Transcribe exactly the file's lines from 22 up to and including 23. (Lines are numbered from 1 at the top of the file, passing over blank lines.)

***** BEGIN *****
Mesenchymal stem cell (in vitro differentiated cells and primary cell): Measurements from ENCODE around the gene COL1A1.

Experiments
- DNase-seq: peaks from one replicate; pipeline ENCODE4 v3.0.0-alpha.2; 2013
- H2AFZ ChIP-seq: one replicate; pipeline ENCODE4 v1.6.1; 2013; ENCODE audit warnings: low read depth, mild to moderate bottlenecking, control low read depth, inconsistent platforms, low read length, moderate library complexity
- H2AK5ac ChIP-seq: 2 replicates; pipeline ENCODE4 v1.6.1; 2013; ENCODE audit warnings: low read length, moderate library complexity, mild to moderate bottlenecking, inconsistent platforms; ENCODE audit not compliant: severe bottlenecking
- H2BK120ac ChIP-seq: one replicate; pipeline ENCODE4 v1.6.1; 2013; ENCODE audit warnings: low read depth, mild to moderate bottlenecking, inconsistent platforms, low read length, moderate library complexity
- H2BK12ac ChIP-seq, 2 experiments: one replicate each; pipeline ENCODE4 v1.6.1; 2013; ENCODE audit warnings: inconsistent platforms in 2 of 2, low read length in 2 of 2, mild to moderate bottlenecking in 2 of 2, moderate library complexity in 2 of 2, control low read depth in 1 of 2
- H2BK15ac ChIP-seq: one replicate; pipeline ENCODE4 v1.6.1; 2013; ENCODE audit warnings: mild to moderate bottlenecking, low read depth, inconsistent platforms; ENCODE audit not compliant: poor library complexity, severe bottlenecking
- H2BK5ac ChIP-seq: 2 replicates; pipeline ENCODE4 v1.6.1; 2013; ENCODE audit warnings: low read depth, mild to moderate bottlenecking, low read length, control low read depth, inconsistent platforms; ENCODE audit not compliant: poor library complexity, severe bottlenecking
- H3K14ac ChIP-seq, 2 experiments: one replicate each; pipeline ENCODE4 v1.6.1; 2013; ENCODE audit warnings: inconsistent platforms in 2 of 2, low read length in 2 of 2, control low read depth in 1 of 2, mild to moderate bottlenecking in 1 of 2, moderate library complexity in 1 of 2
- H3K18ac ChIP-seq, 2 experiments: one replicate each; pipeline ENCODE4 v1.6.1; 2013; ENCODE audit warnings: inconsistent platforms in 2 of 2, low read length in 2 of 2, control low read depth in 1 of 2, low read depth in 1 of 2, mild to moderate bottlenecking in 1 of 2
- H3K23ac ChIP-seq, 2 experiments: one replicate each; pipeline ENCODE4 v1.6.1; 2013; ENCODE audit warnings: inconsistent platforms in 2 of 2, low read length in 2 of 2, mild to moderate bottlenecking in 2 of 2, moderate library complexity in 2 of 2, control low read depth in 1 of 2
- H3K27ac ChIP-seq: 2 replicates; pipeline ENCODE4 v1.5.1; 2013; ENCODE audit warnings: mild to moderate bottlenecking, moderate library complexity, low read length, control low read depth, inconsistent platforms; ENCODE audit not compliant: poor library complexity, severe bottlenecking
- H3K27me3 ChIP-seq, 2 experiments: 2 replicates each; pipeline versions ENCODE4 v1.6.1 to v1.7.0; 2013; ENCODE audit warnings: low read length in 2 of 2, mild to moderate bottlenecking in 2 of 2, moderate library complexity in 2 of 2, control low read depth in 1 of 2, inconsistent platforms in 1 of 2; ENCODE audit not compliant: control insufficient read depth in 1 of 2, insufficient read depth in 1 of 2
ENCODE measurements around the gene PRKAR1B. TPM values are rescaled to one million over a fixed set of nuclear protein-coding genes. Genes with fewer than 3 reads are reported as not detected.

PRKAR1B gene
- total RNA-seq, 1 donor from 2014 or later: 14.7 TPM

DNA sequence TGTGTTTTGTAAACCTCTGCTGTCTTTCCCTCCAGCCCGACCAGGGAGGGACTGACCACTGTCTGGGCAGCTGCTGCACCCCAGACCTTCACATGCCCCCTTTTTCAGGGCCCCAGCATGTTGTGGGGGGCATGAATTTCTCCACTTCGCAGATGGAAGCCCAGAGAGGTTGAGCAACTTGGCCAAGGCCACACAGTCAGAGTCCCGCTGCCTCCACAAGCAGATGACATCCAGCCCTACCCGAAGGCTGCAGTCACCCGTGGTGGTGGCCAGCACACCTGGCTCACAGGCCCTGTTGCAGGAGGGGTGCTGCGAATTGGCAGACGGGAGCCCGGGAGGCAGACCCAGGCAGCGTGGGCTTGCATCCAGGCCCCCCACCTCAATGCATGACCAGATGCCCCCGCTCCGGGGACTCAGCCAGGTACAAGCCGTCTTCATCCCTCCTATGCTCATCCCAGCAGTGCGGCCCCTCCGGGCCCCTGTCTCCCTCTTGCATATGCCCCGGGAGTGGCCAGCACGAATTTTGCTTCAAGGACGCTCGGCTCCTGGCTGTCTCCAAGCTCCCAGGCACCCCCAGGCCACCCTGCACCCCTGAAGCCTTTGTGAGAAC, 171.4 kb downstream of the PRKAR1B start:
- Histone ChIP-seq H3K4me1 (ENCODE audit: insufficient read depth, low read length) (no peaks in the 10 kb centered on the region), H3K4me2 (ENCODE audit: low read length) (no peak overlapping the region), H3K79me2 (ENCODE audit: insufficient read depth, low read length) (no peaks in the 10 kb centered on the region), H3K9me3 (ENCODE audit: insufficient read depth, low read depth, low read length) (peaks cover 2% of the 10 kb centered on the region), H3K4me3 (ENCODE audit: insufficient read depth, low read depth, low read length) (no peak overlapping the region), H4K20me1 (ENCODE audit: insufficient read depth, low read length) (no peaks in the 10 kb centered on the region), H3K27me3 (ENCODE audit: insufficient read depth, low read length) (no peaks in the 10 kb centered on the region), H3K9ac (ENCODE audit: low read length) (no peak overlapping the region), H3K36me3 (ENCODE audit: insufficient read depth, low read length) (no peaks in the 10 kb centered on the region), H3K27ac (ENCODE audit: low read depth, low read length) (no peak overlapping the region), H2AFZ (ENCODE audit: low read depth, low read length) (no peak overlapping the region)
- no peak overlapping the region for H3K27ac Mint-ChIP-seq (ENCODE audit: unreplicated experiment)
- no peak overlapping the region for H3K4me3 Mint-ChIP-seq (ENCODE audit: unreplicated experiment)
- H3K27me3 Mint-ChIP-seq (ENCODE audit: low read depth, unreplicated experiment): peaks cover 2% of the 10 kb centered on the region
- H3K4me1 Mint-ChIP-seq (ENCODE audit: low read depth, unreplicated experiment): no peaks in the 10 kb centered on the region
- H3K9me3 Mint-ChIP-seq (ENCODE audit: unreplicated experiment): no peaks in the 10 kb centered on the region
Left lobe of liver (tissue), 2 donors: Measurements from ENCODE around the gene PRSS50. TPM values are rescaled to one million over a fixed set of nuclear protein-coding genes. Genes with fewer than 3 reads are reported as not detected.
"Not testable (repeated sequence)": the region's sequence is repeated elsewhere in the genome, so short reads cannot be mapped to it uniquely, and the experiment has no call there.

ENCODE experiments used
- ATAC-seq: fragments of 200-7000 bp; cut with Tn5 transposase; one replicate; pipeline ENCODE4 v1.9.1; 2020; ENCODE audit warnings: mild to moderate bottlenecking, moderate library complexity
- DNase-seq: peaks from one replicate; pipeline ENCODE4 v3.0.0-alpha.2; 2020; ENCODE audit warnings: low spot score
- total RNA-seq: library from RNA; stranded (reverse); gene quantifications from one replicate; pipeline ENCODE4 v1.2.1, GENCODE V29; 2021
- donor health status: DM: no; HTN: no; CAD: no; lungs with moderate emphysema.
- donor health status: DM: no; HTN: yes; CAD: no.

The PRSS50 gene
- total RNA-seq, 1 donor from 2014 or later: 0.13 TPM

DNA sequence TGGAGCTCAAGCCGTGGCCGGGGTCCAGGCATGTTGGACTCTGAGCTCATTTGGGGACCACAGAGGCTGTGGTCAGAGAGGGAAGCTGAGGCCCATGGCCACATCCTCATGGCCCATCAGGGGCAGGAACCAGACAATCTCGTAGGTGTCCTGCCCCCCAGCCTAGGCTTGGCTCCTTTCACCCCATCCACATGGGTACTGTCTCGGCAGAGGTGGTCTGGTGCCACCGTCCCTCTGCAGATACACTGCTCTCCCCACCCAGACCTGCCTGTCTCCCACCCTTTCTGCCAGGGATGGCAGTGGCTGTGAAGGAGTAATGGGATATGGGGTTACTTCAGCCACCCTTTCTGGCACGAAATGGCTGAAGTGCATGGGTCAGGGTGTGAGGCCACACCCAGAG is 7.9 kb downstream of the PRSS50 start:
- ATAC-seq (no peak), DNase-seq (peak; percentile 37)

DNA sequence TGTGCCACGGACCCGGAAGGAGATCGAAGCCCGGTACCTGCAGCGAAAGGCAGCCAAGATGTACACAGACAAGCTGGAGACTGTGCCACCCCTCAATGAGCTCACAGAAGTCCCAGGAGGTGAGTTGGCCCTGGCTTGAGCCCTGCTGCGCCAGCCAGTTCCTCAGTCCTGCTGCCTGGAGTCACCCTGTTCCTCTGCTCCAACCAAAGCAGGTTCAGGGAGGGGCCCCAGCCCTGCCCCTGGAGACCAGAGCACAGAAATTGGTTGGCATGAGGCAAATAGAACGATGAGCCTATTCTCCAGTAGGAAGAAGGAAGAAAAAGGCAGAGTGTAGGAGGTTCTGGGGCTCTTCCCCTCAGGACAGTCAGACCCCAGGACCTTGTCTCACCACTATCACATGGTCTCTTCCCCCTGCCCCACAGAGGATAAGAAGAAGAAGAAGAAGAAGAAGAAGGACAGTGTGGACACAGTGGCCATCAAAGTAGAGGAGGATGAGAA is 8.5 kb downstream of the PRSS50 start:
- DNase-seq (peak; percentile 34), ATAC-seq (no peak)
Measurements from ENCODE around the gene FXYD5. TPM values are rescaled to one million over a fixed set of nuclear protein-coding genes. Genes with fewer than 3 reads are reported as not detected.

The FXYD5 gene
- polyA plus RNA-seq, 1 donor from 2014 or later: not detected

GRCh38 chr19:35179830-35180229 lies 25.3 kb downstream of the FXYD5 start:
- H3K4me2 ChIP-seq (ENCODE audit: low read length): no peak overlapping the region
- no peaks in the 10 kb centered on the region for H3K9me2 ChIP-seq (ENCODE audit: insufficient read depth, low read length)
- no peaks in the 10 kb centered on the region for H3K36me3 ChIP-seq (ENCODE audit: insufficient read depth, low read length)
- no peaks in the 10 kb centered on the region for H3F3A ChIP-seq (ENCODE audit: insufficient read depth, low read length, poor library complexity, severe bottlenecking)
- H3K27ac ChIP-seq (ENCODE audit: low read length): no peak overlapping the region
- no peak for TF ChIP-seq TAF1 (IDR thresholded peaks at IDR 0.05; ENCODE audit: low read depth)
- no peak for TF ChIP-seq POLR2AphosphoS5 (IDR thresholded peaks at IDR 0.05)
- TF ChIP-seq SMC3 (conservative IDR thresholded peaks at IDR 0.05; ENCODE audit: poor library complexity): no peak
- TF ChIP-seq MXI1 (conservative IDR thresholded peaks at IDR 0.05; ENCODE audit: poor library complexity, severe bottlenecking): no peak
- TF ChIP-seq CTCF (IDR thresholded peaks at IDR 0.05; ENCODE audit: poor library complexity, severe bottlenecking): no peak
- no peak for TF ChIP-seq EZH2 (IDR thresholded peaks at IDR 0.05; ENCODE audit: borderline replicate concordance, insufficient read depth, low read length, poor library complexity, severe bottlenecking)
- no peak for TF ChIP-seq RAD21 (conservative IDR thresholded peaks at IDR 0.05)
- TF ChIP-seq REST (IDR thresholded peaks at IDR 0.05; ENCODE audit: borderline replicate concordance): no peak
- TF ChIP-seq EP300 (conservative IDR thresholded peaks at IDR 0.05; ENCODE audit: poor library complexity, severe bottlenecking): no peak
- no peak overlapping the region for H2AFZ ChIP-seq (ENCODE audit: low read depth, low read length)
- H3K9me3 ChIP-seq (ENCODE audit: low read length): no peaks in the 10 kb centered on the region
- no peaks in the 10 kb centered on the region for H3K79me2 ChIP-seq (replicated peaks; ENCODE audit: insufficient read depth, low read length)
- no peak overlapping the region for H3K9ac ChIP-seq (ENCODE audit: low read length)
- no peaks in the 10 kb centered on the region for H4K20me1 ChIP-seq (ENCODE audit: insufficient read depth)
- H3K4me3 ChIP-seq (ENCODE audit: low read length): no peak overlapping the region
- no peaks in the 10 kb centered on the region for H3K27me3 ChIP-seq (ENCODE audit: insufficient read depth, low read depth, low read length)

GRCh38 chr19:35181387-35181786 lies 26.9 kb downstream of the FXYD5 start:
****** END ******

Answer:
- H3K27me3 Mint-ChIP-seq (ENCODE audit: low read depth, unreplicated experiment): peaks cover 2% of the 10 kb centered on the region
- H3K4me1 Mint-ChIP-seq (ENCODE audit: low read depth, unreplicated experiment): no peaks in the 10 kb centered on the region